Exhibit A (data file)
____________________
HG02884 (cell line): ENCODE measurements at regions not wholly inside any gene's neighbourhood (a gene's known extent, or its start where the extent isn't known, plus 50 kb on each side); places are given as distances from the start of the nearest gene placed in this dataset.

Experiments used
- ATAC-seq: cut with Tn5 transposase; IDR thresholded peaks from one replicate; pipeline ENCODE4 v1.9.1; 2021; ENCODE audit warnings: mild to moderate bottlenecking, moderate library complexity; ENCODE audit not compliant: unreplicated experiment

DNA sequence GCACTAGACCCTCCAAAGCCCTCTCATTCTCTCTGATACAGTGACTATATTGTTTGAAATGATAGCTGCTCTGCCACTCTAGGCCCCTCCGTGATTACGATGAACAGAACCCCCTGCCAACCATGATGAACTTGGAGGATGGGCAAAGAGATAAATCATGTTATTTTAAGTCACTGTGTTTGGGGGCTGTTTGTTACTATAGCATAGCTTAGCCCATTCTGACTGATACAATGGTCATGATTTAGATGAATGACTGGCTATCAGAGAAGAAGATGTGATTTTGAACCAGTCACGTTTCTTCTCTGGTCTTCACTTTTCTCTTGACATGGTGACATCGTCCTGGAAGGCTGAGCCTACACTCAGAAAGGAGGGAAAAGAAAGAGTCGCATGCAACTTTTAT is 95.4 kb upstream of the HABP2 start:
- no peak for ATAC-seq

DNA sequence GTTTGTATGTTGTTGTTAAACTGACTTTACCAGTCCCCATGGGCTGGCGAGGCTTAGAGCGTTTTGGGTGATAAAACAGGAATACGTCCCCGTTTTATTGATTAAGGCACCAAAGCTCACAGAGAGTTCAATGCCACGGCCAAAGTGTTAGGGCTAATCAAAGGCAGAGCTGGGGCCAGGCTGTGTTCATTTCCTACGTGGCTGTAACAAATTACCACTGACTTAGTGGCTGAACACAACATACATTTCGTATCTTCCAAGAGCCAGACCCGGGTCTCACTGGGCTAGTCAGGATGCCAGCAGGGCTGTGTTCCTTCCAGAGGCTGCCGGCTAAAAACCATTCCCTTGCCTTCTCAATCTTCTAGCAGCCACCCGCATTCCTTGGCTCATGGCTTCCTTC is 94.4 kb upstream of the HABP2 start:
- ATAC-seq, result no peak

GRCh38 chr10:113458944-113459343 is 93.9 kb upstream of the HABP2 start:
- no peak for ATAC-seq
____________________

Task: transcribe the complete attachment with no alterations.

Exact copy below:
HG02884 (cell line): ENCODE measurements at regions not wholly inside any gene's neighbourhood (a gene's known extent, or its start where the extent isn't known, plus 50 kb on each side); places are given as distances from the start of the nearest gene placed in this dataset.

Experiments used
- ATAC-seq: cut with Tn5 transposase; IDR thresholded peaks from one replicate; pipeline ENCODE4 v1.9.1; 2021; ENCODE audit warnings: mild to moderate bottlenecking, moderate library complexity; ENCODE audit not compliant: unreplicated experiment

DNA sequence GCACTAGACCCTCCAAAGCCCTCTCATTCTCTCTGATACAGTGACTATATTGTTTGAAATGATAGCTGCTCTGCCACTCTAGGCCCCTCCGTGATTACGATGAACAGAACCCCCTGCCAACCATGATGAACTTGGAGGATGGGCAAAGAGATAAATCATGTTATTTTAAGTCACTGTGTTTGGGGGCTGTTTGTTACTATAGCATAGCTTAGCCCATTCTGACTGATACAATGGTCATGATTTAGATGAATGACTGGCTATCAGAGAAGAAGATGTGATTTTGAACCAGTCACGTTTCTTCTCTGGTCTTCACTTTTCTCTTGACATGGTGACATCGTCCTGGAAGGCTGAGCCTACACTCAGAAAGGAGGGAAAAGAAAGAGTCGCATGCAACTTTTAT is 95.4 kb upstream of the HABP2 start:
- no peak for ATAC-seq

DNA sequence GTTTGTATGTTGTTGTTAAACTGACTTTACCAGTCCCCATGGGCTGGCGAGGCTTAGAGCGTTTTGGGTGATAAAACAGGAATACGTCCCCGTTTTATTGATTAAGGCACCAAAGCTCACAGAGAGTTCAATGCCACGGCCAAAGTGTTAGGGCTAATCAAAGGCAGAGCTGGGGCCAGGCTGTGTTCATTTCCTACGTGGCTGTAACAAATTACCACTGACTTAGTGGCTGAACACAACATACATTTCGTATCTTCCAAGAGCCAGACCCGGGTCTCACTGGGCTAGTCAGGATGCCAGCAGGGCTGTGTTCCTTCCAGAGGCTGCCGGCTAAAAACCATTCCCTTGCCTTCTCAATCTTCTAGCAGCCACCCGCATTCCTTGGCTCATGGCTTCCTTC is 94.4 kb upstream of the HABP2 start:
- ATAC-seq, result no peak

GRCh38 chr10:113458944-113459343 is 93.9 kb upstream of the HABP2 start:
- no peak for ATAC-seq